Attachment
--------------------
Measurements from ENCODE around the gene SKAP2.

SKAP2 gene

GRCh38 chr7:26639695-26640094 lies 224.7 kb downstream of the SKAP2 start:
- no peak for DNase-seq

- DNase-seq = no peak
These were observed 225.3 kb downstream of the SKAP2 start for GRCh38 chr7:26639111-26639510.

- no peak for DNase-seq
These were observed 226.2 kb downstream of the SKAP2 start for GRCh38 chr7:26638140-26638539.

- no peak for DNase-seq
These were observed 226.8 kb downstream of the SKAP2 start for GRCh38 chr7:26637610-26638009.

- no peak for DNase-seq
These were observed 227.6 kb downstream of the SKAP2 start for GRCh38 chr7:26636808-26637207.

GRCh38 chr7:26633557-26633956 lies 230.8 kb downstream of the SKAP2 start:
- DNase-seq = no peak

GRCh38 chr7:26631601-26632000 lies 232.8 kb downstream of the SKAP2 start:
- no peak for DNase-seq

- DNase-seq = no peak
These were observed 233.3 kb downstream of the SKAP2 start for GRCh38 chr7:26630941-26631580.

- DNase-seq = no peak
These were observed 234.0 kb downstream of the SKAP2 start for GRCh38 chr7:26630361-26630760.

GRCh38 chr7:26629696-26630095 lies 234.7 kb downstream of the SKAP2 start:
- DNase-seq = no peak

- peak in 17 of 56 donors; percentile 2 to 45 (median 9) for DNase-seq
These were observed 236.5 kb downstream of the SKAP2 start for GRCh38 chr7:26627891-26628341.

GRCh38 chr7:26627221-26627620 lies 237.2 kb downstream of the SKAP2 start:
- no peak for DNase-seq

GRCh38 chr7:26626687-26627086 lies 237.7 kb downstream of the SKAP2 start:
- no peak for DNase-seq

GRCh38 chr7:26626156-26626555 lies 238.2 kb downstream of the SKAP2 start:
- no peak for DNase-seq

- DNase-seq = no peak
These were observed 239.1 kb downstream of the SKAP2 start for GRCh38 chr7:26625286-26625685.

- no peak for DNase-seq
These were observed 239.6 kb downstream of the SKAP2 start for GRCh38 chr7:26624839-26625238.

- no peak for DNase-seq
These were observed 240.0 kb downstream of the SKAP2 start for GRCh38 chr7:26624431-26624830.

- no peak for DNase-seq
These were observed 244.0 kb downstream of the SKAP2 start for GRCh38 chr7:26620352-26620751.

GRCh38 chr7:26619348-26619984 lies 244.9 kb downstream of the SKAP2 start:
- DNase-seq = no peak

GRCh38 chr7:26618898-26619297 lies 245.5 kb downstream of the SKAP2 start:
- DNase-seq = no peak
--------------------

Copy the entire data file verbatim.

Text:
Measurements from ENCODE around the gene SKAP2.

SKAP2 gene

GRCh38 chr7:26639695-26640094 lies 224.7 kb downstream of the SKAP2 start:
- no peak for DNase-seq

- DNase-seq = no peak
These were observed 225.3 kb downstream of the SKAP2 start for GRCh38 chr7:26639111-26639510.

- no peak for DNase-seq
These were observed 226.2 kb downstream of the SKAP2 start for GRCh38 chr7:26638140-26638539.

- no peak for DNase-seq
These were observed 226.8 kb downstream of the SKAP2 start for GRCh38 chr7:26637610-26638009.

- no peak for DNase-seq
These were observed 227.6 kb downstream of the SKAP2 start for GRCh38 chr7:26636808-26637207.

GRCh38 chr7:26633557-26633956 lies 230.8 kb downstream of the SKAP2 start:
- DNase-seq = no peak

GRCh38 chr7:26631601-26632000 lies 232.8 kb downstream of the SKAP2 start:
- no peak for DNase-seq

- DNase-seq = no peak
These were observed 233.3 kb downstream of the SKAP2 start for GRCh38 chr7:26630941-26631580.

- DNase-seq = no peak
These were observed 234.0 kb downstream of the SKAP2 start for GRCh38 chr7:26630361-26630760.

GRCh38 chr7:26629696-26630095 lies 234.7 kb downstream of the SKAP2 start:
- DNase-seq = no peak

- peak in 17 of 56 donors; percentile 2 to 45 (median 9) for DNase-seq
These were observed 236.5 kb downstream of the SKAP2 start for GRCh38 chr7:26627891-26628341.

GRCh38 chr7:26627221-26627620 lies 237.2 kb downstream of the SKAP2 start:
- no peak for DNase-seq

GRCh38 chr7:26626687-26627086 lies 237.7 kb downstream of the SKAP2 start:
- no peak for DNase-seq

GRCh38 chr7:26626156-26626555 lies 238.2 kb downstream of the SKAP2 start:
- no peak for DNase-seq

- DNase-seq = no peak
These were observed 239.1 kb downstream of the SKAP2 start for GRCh38 chr7:26625286-26625685.

- no peak for DNase-seq
These were observed 239.6 kb downstream of the SKAP2 start for GRCh38 chr7:26624839-26625238.

- no peak for DNase-seq
These were observed 240.0 kb downstream of the SKAP2 start for GRCh38 chr7:26624431-26624830.

- no peak for DNase-seq
These were observed 244.0 kb downstream of the SKAP2 start for GRCh38 chr7:26620352-26620751.

GRCh38 chr7:26619348-26619984 lies 244.9 kb downstream of the SKAP2 start:
- DNase-seq = no peak

GRCh38 chr7:26618898-26619297 lies 245.5 kb downstream of the SKAP2 start:
- DNase-seq = no peak